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Is ‘The Drew Barrymore Show’ season 4 still returning despite the backlash?

Fans will have to make due with Drew Barry-less.

The Drew Barrymore Show
Photo via CBS

Thinking back to the alien, far-off world of about six months ago, it’s hard to imagine that anyone could have called that the internet would rise up, almost as one, against Drew Barrymore. It’s one of those things that, removed of any context, comes off as a middling Cards Against Humanity turn or the sentence that an emergency room patient says right before being diagnosed with a brain bleed, not a dark possible future involving accusations of scabbery and the perceived evils of the E.T. kid.

But here we are, deep into what might just be the fourth straight year of 2020, and everything remains terrible. By way of example: The ongoing writing and acting strikes have brought Hollywood grinding to a halt. We are, experts estimate, mere weeks away from a television lineup consisting of nothing but those blooper reels that they play in bars where people break their spines on trampolines. Well, that wouldn’t be the only thing on the air — despite everything, word came down that The Drew Barrymore Show would be coming back.

The announcement drew criticism from fans of workforce solidarity and fair pay for a day’s work. All across social media, Barrymore was accused of being a scab for her willingness to return to work for a proposed fourth season premiere on Sept. 18.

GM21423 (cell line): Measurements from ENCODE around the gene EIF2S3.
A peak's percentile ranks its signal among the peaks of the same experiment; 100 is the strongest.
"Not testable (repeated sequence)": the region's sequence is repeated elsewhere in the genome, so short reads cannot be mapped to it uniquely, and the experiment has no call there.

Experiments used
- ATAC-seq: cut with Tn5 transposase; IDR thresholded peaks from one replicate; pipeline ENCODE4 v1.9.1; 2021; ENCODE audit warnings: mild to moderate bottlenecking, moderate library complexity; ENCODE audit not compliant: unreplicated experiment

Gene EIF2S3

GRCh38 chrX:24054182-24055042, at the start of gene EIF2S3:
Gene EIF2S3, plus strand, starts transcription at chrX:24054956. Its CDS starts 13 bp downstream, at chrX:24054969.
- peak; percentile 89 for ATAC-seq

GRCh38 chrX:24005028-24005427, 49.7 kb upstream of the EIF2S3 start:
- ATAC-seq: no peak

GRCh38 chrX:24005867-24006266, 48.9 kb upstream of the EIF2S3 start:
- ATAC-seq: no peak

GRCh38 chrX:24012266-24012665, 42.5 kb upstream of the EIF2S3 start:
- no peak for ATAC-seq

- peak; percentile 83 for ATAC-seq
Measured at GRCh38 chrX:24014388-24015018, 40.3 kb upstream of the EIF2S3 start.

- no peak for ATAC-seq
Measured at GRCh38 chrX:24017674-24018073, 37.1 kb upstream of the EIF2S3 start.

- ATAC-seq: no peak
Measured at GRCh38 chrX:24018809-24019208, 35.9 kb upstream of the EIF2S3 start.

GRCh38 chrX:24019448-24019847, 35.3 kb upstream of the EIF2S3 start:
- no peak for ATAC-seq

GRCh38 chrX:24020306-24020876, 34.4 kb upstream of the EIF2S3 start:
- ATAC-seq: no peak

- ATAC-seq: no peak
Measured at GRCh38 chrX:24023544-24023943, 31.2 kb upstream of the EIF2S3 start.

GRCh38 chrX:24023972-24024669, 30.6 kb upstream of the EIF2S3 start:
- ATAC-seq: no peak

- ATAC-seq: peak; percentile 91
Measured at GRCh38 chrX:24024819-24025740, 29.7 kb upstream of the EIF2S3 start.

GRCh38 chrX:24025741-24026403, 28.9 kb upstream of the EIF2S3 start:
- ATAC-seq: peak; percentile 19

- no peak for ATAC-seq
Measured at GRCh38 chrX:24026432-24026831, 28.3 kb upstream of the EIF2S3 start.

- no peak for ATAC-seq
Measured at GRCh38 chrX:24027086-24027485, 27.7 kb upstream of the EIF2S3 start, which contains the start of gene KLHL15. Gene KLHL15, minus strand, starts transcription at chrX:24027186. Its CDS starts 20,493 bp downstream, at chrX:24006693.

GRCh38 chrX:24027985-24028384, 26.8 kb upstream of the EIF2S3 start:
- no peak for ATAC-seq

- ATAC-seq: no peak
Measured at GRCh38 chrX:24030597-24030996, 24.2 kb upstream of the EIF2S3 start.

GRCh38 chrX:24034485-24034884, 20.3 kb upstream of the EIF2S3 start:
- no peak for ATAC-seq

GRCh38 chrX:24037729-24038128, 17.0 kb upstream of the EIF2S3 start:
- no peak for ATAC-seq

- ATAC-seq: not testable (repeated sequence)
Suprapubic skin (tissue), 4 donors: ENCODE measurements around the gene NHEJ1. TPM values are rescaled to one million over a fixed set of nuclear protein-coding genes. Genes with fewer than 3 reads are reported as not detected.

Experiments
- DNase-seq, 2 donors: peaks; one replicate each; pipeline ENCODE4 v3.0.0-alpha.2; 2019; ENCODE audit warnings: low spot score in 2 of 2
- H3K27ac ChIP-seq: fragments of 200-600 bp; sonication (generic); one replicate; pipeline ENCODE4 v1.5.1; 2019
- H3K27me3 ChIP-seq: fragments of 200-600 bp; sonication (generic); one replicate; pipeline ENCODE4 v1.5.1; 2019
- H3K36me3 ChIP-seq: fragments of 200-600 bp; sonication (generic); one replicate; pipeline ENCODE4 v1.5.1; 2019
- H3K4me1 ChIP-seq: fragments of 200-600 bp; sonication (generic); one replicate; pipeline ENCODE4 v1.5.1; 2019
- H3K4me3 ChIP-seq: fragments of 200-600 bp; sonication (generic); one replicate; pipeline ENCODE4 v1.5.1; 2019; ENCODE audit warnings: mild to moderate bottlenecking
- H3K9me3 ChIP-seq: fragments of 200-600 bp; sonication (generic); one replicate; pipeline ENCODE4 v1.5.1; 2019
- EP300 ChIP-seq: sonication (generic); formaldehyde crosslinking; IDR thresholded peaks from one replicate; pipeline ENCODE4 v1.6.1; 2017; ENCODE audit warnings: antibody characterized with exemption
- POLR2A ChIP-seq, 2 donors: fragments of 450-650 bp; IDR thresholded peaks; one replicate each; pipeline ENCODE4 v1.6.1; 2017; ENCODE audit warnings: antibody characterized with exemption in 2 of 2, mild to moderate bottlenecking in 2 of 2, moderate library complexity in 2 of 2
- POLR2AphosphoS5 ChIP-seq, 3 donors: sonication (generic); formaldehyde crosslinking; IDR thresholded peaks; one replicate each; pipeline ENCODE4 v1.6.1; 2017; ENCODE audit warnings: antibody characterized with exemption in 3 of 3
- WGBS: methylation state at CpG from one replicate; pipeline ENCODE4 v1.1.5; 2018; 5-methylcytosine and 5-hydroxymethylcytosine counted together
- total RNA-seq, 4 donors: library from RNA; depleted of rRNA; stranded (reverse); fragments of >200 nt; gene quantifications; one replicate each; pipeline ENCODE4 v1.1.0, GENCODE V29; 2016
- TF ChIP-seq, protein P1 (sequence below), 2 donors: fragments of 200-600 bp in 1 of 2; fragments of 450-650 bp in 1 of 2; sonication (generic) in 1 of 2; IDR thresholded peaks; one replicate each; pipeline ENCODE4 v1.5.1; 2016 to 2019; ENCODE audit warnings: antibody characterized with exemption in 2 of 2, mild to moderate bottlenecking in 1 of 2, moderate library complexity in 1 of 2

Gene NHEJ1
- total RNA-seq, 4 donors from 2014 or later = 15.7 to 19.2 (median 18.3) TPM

When will The Drew Barrymore Show return?

As the planned premiere date approached, it became more and more clear that crossing the picket line would undo all of the aw-shucks charm that The Drew Barrymore Show had accumulated over its previous three seasons. Thus, the embattled host was forced to take a step back and make a statement.

Per Barrymore’s statement, the 48-year-old Santa Clarita Diet star has reassessed the need for The Drew Barrymore Show to premiere amidst ongoing volatility in the industry. Without the “way forward” that Barrymore hoped to find, plans for the future of her award-winning talk show are very much up in the air. It appears that the series, like most shows that don’t involve watching a drunk socialite throw food at another drunk socialite, won’t return until the WGA and SAG-AFTRA strikes have reached a conclusion.

Meanwhile, programs and films rumored to cross the picket line remain some of the most contentious corners of showbusiness, regardless of scope. Reports that General Hospital was employing non-union writers became another point of internet volatility over the summer, despite the fact that they had the perfect excuse: Forgetting that there even was a strike, due to amnesia.

Tom Meisfjord
About the author

Tom Meisfjord

Tom is an entertainment writer with five years of experience in the industry, and thirty more years of experience outside of it. His fields of expertise include superheroes, classic horror, and most franchises with the word "Star" in the title. An occasionally award-winning comedian, he resides in the Pacific Northwest with his dog, a small mutt with impulse control issues.